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May 31, 2009

The Inaugural Post

The information that one will find on this blog regards the ballot initiative process. In particular, it will detail my journey and thoughts regarding the process as I conduct research on various facets of the subject area.

The United States Supreme Court is hesitant when considering claims regarding the ballot initiative process. This hesitancy invariably reflects the tension between individual and group’s First Amendment rights and the government’s interest in regulating the ballot initiative process  in order to further and strengthen democracy. Although the Court seems to allow for regulation in the form of disclosure, the Court strikes down any other form of regulation within the ballot initiative context. Beyond disclosure, other forms of regulation fail to surmount the burdens that must be met before they are justifiable in the eyes of the Court. Nevertheless, as the Court continues to disallow regulation on the part of state and national government, it fails to provide any indicia for those attempting to regulate the process. Put another way, it is quite difficult for anyone to ascertain what forms of regulation and, further, in what manner would be allowable according to the Court. The lack of clarity is further perpetuated  by a multitude of judicial opinions rendered on the topic which, of course, are not necessarily harmonious with one another.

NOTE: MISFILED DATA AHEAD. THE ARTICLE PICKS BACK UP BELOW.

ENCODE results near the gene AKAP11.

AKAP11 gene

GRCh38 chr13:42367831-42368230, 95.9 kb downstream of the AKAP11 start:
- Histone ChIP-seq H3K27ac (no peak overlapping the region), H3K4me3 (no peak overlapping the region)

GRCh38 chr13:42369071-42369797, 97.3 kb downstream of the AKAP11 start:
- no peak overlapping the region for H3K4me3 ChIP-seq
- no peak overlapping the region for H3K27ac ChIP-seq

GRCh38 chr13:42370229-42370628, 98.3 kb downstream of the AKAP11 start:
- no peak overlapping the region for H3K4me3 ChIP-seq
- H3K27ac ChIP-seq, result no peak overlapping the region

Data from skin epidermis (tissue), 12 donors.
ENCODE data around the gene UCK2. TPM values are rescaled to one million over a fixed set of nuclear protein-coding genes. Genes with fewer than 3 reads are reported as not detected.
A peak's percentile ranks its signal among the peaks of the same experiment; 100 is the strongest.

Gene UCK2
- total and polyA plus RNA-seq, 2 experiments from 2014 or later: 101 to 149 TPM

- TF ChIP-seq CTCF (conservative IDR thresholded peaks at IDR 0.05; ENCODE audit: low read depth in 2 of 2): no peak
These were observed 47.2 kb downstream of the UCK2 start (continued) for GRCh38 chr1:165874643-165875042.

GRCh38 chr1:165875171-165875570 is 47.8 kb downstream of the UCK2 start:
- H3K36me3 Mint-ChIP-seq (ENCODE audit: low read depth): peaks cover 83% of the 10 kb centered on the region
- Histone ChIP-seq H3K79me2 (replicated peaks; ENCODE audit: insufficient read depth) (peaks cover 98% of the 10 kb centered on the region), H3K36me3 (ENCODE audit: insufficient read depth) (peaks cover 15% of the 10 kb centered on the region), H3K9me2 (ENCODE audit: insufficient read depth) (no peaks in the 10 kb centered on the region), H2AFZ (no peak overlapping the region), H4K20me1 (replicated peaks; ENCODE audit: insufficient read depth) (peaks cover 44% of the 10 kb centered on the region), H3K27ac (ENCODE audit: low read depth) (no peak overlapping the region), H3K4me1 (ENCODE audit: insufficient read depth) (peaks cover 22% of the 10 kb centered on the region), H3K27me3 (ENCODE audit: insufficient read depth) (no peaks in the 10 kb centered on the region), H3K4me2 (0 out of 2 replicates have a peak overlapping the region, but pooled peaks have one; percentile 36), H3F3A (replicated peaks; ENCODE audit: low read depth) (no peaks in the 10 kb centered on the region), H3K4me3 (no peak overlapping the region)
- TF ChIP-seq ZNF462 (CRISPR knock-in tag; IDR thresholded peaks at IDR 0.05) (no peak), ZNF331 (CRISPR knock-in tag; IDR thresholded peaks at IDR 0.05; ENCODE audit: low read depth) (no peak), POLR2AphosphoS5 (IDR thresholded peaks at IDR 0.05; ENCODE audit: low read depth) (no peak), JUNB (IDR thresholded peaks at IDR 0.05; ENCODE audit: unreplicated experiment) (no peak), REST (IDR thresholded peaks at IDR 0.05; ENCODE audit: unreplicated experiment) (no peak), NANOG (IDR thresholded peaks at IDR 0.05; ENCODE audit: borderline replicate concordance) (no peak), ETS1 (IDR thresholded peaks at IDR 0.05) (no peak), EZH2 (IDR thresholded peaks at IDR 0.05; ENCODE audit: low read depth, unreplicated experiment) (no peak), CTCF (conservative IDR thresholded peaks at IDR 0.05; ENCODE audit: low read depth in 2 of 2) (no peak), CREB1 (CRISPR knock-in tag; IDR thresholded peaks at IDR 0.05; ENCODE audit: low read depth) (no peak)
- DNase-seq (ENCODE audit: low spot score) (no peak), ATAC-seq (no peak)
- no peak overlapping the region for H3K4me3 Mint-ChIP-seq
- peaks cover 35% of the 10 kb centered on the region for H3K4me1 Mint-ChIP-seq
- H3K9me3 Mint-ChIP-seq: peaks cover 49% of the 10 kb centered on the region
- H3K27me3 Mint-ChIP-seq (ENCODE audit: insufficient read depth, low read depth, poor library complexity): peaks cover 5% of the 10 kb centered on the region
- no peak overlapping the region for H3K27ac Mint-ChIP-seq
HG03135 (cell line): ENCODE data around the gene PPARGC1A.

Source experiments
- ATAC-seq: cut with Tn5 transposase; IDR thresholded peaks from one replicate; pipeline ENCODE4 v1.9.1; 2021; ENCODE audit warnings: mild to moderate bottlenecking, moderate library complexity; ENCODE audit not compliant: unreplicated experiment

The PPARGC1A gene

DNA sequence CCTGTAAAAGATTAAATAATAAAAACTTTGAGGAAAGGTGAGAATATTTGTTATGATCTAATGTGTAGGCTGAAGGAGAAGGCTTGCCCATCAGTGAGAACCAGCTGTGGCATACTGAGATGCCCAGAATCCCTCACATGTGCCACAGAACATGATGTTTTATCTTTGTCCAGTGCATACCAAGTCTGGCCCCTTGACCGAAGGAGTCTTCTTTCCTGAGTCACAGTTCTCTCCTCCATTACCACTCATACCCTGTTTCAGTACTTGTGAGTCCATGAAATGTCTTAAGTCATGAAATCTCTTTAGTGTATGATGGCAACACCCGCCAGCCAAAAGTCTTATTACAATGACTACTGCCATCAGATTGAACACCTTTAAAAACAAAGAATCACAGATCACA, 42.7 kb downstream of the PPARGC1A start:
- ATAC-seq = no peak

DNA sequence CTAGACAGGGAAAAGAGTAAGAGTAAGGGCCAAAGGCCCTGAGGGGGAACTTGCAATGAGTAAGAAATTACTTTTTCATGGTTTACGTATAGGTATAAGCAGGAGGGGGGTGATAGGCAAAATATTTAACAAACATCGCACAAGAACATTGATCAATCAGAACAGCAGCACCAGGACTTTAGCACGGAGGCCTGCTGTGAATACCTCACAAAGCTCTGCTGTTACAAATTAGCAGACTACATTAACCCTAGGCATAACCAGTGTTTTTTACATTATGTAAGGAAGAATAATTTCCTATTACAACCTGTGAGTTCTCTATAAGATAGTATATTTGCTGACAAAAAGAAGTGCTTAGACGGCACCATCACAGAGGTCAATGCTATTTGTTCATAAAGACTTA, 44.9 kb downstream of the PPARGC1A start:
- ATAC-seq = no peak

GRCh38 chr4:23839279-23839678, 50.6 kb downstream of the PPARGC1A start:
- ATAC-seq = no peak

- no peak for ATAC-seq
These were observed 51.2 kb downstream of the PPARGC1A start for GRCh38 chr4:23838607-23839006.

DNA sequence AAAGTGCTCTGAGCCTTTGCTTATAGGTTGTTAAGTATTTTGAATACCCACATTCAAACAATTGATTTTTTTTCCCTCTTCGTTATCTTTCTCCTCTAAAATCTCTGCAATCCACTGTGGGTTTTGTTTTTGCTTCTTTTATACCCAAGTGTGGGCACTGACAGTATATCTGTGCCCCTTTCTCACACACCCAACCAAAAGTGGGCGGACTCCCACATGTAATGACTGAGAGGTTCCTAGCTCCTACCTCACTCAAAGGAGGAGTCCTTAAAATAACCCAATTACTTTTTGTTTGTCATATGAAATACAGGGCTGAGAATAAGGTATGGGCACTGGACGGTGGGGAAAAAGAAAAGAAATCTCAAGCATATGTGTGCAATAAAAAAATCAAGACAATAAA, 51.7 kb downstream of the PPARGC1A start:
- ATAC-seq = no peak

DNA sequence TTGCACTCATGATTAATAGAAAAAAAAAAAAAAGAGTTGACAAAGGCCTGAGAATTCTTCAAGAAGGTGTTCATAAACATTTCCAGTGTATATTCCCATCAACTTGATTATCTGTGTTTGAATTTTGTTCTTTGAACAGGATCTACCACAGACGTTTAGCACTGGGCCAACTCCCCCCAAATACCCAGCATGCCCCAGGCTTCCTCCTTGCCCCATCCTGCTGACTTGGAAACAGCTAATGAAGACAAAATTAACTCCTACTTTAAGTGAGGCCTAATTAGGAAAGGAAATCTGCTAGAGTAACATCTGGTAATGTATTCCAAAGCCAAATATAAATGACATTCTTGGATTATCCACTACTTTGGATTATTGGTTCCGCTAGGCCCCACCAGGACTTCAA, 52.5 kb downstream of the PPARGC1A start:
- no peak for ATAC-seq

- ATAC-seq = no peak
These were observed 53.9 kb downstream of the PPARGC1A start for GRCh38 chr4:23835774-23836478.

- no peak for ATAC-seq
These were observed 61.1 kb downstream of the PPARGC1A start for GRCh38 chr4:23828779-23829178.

The utter confusion on the various decisions opined by the Courts make it clear that one must review recent opinions. Research literature provides much insight and guidance but, nonetheless, falls short when attempting to account for the most recent opinions. Right now, I am attempting to understand the differences, however nuanced, between recent opinions.

My initial inclination based off of reviewing the most recent case, Wisconsin Right to Life v. FEC, is that the changes on the Supreme Court certainly may affect, if not have already altered, the future of campaign finance regulation. This alteration is in the form of further minimizing acceptable forms of regulation of the ballot initiative context. In essence, this most recent opinion may upset the already indelicate balance struck by case law with respect to the ballot initiative process. This is worrisome, in the sense, that research literature that offers guidance may now be outdated.


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